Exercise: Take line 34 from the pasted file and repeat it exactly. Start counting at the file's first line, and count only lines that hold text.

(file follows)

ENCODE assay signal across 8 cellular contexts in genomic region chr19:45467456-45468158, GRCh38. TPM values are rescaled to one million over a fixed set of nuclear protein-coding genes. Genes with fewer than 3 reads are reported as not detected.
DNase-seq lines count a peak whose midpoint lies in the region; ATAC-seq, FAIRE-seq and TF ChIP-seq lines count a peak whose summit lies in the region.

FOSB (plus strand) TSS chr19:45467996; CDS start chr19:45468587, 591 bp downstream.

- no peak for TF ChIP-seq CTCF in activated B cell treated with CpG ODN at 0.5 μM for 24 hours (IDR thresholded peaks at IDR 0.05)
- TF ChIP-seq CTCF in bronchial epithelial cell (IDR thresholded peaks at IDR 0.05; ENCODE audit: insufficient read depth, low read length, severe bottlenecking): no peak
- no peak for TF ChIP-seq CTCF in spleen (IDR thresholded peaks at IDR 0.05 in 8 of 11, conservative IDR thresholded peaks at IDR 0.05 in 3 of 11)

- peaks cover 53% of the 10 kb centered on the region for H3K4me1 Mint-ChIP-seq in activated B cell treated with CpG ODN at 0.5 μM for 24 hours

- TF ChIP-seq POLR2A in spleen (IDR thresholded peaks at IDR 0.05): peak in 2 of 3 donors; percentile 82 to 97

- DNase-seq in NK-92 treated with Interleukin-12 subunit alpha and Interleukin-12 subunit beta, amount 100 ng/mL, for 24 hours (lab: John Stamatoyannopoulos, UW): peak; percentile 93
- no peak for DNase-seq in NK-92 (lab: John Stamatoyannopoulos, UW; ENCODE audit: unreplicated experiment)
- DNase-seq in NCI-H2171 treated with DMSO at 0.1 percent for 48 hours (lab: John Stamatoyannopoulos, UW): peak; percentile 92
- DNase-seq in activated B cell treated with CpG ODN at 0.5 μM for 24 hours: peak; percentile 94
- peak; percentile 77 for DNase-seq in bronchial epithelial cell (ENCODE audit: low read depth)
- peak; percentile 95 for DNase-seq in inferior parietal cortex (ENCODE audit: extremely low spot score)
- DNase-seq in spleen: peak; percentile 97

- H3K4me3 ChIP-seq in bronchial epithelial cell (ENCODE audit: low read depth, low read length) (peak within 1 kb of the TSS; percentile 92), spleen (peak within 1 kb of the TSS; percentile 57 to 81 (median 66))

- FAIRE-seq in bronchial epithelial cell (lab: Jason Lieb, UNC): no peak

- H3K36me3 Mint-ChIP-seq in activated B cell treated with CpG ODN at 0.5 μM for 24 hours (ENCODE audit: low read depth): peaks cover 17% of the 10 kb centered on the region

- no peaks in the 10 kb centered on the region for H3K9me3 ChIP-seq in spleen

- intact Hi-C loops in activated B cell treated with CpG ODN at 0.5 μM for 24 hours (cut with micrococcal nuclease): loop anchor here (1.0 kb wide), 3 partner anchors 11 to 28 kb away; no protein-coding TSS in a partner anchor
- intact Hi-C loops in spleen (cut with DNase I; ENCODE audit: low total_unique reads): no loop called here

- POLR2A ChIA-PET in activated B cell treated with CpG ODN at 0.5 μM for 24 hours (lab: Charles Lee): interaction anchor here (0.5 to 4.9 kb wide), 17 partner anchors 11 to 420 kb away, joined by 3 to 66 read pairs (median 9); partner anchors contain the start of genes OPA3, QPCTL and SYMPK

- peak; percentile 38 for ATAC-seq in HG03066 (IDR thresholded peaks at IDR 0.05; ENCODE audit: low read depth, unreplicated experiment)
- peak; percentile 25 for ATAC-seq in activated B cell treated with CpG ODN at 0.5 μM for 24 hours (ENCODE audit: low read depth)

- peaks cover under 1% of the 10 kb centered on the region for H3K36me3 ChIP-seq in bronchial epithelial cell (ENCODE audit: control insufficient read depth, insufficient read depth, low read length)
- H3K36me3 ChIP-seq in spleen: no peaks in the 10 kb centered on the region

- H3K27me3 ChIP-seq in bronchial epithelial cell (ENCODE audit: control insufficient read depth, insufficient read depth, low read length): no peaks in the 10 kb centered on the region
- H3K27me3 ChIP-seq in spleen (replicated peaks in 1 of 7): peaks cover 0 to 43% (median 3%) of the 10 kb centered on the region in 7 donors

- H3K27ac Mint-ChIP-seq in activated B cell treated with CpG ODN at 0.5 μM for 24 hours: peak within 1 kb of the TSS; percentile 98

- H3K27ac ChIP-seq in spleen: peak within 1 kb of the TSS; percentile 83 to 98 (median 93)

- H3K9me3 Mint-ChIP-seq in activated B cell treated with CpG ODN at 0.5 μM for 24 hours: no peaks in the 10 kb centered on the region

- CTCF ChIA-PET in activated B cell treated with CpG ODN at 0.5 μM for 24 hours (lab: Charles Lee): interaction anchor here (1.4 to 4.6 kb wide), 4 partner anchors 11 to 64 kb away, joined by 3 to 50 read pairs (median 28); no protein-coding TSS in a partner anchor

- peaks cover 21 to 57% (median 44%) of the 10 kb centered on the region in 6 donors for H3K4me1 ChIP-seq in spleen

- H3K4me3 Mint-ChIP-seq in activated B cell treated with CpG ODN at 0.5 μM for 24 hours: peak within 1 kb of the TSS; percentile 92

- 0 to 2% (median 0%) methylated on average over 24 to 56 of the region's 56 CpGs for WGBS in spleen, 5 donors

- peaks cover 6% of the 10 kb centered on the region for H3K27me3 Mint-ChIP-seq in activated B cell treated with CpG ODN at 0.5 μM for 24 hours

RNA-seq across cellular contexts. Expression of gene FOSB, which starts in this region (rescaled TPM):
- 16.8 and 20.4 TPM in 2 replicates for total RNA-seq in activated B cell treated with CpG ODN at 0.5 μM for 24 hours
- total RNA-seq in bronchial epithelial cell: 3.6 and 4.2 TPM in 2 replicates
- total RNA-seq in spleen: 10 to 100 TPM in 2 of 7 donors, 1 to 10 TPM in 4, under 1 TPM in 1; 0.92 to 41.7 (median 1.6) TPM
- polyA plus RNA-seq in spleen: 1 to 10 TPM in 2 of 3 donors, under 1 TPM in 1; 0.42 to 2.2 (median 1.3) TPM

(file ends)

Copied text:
- H3K4me3 Mint-ChIP-seq in activated B cell treated with CpG ODN at 0.5 μM for 24 hours: peak within 1 kb of the TSS; percentile 92